Helvetica is very ‘one size fits all’. Most of the individual letters when laid on top of each other can be seen to be basically the same width and proportion. In Univers you have far more adjustment of width and stroke. Apertures are designed to be read as if you are organically adjusting a relationship rather than closing one form off from another. Univers uses classic roman proportions; and Helvetica relies on a basic consistency of proportion that runs throughout the typeface. Univers is also spaced for text, which means you can use it in small sizes, which I would say is Helvetica’s great weakness.
However perhaps Helvetica is the real Esperanto for our time.

Tuesday, 16 November 2010

McSweeny’s politics and format

Typical McSweeney's cover design. A threequarters wraparound.

An example of using three wrap around bands for one cover.

The last two lectures have been about how sight itself can be used as a structuring device that can change the way we react to the world. Both lectures have looked at the gaze (the institutional gaze, Foucault, Bentham etc) where you were introduced to how the disciplining power of looking can shape behaviour and the psychoanalytic gaze which is more interpersonal, and about the power relationship between genders. Both these ways of thinking however link visual structures to forms of control.
I have been looking at McSweeney’s recently. The Dave Eggars’ led publication. The relationship between the formats of visual structures is something Eggars is always pushing the boundaries of and it is possible to think about how the subverting of visual structures can be linked to the way we think about power relationships.
You could think about the designer / audience /user relationship as being a power model. The accepted conventions of print based layout (the grid etc) and format (magazines/catalogues/pamphlets etc) being the equivalent to the existing dominant social forms (late Capitalism/consumerism etc)
However if we want to suggest a break with existing norms, such as perhaps the ‘making of a new political imaginary’ as Gibson-Graham suggests, we might need new formats to contain this new imaginary world.
We have an expectation as to how to read documents that are driven by the layout. The left to right convention, the breaking down of visual hierarchies into headings, sub-headings, bullet points, paragraphs etc, together with type size and type selection based on a particular set of conventions designed to stabilise and order information are all conventions designed to control the viewer. The designer’s training ensuring that the visual ‘knowledge’ therefore ‘power’ is firmly in the hands of the designer. However when something changes it causes discomfort. Especially if we are so used to it we don’t notice it.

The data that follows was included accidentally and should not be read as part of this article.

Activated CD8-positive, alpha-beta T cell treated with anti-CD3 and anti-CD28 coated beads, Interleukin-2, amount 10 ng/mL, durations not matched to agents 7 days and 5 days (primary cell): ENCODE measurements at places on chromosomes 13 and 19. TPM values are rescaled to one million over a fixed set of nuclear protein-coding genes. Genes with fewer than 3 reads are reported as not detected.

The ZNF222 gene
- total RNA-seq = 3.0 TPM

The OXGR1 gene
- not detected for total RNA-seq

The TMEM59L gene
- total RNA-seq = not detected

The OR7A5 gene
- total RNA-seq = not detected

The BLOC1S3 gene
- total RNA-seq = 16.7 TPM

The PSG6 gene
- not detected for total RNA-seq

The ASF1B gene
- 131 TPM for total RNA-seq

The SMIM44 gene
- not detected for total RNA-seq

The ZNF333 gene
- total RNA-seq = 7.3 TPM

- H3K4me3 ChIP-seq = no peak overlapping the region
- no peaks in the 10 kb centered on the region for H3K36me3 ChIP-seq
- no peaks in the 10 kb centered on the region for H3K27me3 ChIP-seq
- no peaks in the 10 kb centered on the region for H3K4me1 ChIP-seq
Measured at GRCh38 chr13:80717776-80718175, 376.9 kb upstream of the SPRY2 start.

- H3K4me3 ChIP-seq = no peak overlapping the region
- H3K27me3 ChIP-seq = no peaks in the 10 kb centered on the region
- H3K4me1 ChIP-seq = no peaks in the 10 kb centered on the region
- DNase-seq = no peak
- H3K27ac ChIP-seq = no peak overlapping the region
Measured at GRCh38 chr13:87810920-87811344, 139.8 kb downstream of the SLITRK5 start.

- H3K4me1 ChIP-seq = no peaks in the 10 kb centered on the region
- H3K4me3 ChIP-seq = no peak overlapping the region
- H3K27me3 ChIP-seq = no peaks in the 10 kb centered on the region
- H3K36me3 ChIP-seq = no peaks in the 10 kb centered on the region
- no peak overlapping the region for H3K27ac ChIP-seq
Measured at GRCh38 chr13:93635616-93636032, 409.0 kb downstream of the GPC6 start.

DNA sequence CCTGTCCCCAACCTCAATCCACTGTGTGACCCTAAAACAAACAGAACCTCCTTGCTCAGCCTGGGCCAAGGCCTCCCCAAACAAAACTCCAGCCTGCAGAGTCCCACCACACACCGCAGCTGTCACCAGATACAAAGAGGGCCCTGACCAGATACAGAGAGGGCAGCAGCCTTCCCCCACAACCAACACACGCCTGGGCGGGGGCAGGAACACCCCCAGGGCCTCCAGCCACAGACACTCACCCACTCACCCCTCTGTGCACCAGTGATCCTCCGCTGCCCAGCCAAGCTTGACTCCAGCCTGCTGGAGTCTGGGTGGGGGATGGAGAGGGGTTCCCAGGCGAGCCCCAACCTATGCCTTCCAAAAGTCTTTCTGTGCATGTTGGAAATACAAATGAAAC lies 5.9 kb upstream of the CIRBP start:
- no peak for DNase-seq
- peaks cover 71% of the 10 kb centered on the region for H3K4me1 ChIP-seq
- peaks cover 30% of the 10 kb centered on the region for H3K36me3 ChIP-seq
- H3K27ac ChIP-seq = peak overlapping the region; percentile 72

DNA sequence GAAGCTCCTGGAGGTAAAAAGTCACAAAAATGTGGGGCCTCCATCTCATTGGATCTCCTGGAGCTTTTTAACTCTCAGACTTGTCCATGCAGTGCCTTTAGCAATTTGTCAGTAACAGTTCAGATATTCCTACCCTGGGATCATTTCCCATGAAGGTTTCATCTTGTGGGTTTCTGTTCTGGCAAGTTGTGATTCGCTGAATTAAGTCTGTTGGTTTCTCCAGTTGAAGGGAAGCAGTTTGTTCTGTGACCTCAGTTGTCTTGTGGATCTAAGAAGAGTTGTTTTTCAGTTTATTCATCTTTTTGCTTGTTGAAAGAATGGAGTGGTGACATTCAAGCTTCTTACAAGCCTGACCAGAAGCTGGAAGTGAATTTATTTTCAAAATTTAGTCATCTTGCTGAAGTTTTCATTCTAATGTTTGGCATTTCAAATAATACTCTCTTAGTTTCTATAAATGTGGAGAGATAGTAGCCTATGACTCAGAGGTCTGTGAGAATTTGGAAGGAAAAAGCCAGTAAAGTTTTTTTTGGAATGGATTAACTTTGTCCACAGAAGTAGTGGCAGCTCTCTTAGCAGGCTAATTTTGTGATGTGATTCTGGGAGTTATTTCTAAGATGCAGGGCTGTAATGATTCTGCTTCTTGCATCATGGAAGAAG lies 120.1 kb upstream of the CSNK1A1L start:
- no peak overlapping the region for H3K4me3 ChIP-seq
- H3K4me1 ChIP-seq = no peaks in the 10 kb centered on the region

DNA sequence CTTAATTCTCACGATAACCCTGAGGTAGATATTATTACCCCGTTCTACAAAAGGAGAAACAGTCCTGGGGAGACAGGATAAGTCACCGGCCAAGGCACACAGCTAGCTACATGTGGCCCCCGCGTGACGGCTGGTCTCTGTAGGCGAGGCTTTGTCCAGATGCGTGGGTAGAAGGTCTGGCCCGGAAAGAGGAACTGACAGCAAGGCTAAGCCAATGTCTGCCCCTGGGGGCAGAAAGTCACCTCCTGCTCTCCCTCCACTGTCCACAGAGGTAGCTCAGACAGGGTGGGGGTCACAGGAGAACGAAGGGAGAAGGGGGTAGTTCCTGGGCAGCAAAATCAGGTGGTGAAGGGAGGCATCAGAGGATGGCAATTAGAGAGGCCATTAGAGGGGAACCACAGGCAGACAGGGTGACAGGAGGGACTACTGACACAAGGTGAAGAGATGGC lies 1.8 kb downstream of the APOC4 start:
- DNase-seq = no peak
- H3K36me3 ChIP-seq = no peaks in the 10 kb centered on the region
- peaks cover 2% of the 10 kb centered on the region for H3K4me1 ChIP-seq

We live in a particular Capital dominated political world; we are so used to this that it seems to be the ‘norm’. We are also very used to the left’s critique of Capitalism and this too has now become part of the norm. This is the same with most of the printed documentation we use. If though, for instance, the Zapatista’s goal of autonomous counterpower was realised; “by asserting and creating multiple other ways of being in the world…while at the same time furnishing new tools to address the complex set of problematic power relations it confronts us with…” (Osterwell 2004, p8) we might be asked to revision and rethink our traditional relationships.
So what’s this got to do with McSweeny’s which is about as far away typographically from the traditional anarchist zine as you can get?
For me it’s that “furnishing of new tools” for thinking that lies at the core of what Dave Eggers supports in McSweeny’s. He asks people to test out the boundaries of existing formats, not to destroy them but to see how they can cope with complexities of meaning. That old chestnut “how does the format of a printed publication reflect its content” being central to the debate.
In particular the reinvention of wraparound covers, embossing and the use of traditional typesetting, (It’s great the way they use hermeneutic text, often taken straight from the type setting of old bibles).
I would love to see Gilles Deleuze and Félix Guattari’s Capitalism and Schizophrenia and A Thousand Plateaus typeset by Eggers team and illustrated by Chris Ware.

Chris Ware, cover for McSweeney's Quarterly Concern, issue 13, London, Hamish Hamilton, 2004 (top left quarter)